In a second position, where the reflecting means is rotated 90 degrees relative to the light transmitting/receiving sub-assembly, whereby the first collimator array is opposite to the second reflecting strip while the second collimator array is opposite to the first reflecting strip. Light from the odd-numbered collimators of the first collimator array will be reflected by the four 90-degree angled mirrors of the second reflecting strip, and thus switched to the corresponding even-numbered collimators in exactly the same way as that of the first collimator array and the first reflecting strip in the first position. Similarly, the light reflecting paths between the second collimator array and the first reflecting strip replicate those between the first collimator array and the first reflecting strip originally occurred in the first position. Due to the difference between the output sequences of the light beams, a switching operation is achieved.

BRIEF DESCRIPTION OF THE DRAWINGS

FIG. 1 is an elevational view of a light transmitting/receiving sub-assembly of an optical switch in accordance with the present invention;

FIG. 2 is an elevational view of a reflecting means of the optical switch in accordance with the present invention;

FIG. 3 is a cross sectional view of the optical switch in accordance with the present invention in a first position;

FIG. 4 is similar to FIG. 3 with the reflecting means rotated to a second position;

FIG. 5 is an elevational view of a light transmitting/receiving sub-assembly in accordance with another embodiment of the present invention;

FIG. 6 is an elevational view of a reflecting means in accordance with another embodiment of the present invention;

FIG. 7 is a perspective view of a conventional optical switch; and

FIG. 8 is an elevation view of another conventional optical switch.

DETAILED DESCRIPTION OF THE INVENTION

As shown in FIGS. 1, 2 and 3, an optical switch 1 in accordance with the present invention comprises a light transmitting/receiving sub-assembly 10 and reflecting means 12 which are arranged to confront each other as shown in FIG. 3. The light transmitting/receiving sub-assembly 10 and the reflecting means 12 are rotatable relative to each other. The relative rotation therebetween can be realized by a driving post 16 attached to either one of the reflecting means 12 and the light transmitting/receiving sub-assembly 10. In the embodiment illustrated, the driving post 16 is attached to the reflecting means 12 and is operated by a motor or the likes (not shown) to rotate the reflecting means 12 with respect to the light transmitting/receiving subassembly 10.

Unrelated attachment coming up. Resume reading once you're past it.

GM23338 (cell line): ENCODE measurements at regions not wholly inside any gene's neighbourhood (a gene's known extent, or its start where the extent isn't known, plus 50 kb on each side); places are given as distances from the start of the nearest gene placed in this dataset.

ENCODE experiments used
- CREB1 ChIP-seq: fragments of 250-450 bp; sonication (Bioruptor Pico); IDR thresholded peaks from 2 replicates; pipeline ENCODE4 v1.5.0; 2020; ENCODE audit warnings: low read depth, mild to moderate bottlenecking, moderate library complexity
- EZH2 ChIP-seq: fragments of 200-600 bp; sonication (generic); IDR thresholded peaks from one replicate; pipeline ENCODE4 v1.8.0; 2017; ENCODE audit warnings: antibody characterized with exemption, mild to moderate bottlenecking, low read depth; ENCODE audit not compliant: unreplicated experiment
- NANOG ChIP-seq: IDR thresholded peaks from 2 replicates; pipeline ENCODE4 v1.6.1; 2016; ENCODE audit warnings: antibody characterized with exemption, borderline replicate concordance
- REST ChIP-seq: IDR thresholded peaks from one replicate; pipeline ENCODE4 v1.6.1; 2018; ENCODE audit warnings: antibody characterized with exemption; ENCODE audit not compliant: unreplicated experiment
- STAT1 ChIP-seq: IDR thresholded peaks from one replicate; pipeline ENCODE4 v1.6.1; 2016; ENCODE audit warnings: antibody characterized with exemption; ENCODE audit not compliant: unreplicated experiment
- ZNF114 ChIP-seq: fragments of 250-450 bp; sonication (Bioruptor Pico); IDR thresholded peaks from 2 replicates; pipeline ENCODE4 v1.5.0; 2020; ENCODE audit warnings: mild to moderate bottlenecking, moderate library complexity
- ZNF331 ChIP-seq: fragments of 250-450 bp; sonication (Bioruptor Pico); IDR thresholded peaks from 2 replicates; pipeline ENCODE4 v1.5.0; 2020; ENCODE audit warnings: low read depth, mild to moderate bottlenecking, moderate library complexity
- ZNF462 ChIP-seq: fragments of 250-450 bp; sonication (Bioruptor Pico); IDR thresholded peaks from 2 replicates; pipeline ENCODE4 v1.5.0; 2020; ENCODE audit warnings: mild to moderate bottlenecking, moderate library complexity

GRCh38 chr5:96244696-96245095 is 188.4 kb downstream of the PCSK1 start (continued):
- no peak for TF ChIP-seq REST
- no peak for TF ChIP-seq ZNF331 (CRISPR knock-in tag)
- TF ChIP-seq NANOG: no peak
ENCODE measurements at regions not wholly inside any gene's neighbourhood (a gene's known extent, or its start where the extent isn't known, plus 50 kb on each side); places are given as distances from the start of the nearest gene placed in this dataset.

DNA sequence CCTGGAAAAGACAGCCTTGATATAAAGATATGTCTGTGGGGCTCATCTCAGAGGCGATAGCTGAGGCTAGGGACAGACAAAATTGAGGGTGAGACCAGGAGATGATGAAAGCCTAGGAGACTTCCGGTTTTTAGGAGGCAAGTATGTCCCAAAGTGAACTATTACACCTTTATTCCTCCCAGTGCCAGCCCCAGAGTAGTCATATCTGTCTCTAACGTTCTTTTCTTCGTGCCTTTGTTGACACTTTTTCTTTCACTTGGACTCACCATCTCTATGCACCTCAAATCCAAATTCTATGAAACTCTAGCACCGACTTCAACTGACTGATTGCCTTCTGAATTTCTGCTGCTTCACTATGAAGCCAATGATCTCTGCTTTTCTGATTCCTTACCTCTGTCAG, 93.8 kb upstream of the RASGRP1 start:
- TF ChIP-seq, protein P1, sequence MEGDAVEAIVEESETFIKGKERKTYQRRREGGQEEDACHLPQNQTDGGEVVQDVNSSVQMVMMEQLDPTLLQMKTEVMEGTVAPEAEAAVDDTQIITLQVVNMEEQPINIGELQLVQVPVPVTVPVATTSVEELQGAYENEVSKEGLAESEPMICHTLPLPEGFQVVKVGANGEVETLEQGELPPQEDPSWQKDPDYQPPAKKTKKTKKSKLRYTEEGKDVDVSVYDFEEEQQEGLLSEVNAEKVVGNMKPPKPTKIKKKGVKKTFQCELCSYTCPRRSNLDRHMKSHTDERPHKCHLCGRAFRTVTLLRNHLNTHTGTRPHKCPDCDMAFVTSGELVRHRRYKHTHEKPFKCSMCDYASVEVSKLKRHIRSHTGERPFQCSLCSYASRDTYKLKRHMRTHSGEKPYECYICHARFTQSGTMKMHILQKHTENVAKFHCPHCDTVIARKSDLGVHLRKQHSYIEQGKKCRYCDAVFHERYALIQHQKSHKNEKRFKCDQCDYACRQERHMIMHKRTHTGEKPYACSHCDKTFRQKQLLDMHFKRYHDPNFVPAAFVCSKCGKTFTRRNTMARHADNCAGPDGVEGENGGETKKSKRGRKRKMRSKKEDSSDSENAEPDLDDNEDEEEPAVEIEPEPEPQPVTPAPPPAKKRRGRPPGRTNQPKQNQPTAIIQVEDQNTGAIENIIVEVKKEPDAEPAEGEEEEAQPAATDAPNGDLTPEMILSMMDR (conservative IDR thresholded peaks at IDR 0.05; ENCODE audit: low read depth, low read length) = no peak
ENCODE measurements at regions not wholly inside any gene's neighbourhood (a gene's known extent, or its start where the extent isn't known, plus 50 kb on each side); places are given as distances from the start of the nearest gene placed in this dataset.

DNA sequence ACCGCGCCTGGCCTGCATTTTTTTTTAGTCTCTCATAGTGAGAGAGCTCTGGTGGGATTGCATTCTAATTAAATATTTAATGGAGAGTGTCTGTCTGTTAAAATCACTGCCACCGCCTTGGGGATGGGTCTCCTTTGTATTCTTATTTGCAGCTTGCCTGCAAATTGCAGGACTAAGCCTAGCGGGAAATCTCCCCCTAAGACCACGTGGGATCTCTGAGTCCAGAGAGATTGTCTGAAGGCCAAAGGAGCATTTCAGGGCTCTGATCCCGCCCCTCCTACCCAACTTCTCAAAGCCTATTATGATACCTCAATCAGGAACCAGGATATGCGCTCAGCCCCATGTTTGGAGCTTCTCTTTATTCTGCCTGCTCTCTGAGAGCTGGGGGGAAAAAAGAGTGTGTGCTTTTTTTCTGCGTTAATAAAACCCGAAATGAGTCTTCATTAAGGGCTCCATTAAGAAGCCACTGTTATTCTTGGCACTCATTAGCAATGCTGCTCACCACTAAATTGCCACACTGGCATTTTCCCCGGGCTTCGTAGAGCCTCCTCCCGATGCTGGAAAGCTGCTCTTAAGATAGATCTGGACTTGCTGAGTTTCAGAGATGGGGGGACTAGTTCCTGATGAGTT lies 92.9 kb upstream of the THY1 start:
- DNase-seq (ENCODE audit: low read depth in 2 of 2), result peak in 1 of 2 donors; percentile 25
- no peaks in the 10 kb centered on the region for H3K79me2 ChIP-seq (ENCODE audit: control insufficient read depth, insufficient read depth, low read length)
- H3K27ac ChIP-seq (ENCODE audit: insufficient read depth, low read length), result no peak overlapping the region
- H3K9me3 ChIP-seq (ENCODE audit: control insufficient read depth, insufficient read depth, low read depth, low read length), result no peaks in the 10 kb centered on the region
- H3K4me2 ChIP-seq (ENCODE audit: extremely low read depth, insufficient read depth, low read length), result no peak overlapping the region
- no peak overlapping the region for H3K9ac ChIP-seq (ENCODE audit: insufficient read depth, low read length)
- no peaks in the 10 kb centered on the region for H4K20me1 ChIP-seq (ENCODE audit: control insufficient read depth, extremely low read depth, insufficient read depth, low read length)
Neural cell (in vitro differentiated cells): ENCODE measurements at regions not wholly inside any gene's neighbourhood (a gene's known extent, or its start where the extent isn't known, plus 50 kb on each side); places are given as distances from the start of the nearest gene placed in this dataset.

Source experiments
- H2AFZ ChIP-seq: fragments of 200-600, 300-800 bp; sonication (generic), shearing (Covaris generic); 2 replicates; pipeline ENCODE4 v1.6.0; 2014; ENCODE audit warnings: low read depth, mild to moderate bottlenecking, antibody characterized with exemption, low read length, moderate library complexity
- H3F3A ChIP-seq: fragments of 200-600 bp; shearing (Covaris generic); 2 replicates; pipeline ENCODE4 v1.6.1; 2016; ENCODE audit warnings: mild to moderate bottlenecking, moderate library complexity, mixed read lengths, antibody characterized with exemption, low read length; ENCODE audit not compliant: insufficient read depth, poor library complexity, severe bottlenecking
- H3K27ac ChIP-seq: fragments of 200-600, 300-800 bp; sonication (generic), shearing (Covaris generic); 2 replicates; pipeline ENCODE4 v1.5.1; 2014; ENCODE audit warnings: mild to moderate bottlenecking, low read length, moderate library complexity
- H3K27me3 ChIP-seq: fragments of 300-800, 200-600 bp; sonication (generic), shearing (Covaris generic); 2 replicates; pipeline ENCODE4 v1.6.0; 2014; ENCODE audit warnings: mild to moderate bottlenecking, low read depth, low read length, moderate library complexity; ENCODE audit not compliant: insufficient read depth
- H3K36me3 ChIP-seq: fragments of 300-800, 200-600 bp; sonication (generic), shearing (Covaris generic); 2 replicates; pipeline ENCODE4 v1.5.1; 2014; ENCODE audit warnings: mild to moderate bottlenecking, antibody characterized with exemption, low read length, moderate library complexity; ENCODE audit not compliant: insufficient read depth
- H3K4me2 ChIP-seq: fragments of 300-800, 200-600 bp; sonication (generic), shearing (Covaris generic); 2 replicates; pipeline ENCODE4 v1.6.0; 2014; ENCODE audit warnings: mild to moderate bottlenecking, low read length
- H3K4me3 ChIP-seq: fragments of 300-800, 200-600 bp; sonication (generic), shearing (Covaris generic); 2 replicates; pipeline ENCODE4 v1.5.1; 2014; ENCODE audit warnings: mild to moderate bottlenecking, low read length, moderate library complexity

The reflecting means 12 may include two reflecting strips 11, 11′ perpendicular to each other. The two reflecting strips 11, 11′ may be integratively formed or coated on a disk 20. The two reflecting strips 11, 11′ may also be separative and be connected with each other by the central driving post 16. Preferably, the disk 20 is circular with the strips 11, 11′ extending along diameters of the circle. The driving post 16 is preferably co-axial with the circular disk 20.

The reflecting strip 11 is consisted of two pairs of reflecting surfaces 13 a, 13 b, and 14 a, 14 b (FIG. 3). The reflecting surfaces of each pair 13 a, 13 b or 14 a, 14 b are arranged to form a 90-degree included angle therebetween. Thus, each pair forms a 90-degree angled mirror 13, 14. The two 90-degree angled mirrors 13, 14 are arranged to be symmetrical with respect to a center of the circular disk 20 and thus symmetrical with respect to the driving post 16. The reflecting strip 11′ comprises four 90-degree angled mirrors 16, 17, 18, 19 which are arranged to be symmetrical with respect to the center of the disk 20 and the driving post 16 as shown in FIG. 4. A free zone 120 is formed on the disk 20 around the center thereof between the mirrors (13, 14) and (15-19) of the reflecting strips 11, 11′. The free zone 120 prevents interference between the mirrors 13, 14 of the strip 11 and the mirrors 15-19 of the strip 11′.

The light transmitting/receiving sub-assembly 10 is composed of two linear arrays 210, 310 of collimator 21-28, 31-38 which are mounted to a substrate 15 and substantially perpendicular to each other. The collimators of each linear array 210, 310 are equally spaced from each other except a central area 100 corresponding to the free zone 120 of the reflecting means 12.